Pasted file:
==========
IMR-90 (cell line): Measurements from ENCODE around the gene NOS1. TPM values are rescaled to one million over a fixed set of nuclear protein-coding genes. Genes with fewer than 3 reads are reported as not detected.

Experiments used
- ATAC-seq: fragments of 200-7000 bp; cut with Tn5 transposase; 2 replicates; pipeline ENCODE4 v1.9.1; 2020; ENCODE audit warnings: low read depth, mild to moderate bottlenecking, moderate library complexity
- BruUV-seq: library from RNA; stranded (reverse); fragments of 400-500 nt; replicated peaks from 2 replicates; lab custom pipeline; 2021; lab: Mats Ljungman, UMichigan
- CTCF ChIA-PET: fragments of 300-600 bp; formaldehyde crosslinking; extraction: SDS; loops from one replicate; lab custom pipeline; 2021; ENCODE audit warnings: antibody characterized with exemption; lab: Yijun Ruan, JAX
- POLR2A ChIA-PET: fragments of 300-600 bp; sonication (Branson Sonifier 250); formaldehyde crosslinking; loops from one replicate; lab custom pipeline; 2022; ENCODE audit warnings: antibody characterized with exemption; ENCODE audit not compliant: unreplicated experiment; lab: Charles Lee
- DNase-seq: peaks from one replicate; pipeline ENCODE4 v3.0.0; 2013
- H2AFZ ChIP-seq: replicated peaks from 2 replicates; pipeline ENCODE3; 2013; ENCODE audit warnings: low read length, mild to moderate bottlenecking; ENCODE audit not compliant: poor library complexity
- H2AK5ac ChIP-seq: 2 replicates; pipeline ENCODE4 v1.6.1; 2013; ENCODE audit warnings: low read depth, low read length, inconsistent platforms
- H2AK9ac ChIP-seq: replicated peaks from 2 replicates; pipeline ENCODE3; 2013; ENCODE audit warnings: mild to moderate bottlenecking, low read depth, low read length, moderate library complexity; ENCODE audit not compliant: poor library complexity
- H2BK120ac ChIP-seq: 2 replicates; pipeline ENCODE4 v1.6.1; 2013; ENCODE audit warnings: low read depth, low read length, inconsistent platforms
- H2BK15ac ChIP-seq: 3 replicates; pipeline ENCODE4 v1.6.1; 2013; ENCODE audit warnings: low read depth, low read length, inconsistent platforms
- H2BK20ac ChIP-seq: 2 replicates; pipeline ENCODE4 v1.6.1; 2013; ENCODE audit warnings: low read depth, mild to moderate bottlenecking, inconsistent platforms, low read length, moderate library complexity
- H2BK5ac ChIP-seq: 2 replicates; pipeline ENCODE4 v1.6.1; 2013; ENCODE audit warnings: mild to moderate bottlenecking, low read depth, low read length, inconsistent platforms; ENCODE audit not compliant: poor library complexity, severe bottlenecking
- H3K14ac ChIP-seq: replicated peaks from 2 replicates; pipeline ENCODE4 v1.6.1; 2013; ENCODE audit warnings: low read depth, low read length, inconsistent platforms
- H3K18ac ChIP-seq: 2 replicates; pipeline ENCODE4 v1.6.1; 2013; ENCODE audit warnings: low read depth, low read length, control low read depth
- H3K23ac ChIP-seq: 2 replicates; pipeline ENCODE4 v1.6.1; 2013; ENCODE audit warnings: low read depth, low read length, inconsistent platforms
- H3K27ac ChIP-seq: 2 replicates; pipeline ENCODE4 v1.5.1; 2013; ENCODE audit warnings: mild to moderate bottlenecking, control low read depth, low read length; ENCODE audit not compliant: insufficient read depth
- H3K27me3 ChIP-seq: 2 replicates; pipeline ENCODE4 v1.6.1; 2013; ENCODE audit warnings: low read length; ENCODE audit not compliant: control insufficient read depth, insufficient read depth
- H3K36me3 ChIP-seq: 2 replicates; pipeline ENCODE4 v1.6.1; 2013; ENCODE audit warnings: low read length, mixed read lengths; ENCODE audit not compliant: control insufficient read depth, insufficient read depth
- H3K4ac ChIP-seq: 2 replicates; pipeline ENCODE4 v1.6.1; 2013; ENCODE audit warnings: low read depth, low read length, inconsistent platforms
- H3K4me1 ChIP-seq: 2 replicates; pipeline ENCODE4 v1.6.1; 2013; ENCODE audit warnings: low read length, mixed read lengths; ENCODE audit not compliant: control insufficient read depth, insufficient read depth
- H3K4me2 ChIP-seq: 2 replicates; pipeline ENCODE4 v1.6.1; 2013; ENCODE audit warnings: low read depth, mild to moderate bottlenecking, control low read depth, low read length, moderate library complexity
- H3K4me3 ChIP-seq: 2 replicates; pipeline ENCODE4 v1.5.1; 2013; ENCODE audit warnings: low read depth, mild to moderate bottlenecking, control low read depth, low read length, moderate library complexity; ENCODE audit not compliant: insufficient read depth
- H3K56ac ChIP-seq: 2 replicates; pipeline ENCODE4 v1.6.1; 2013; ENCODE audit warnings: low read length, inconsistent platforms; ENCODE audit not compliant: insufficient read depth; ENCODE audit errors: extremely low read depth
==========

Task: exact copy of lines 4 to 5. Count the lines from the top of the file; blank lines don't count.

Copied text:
- BruUV-seq: library from RNA; stranded (reverse); fragments of 400-500 nt; replicated peaks from 2 replicates; lab custom pipeline; 2021; lab: Mats Ljungman, UMichigan
- CTCF ChIA-PET: fragments of 300-600 bp; formaldehyde crosslinking; extraction: SDS; loops from one replicate; lab custom pipeline; 2021; ENCODE audit warnings: antibody characterized with exemption; lab: Yijun Ruan, JAX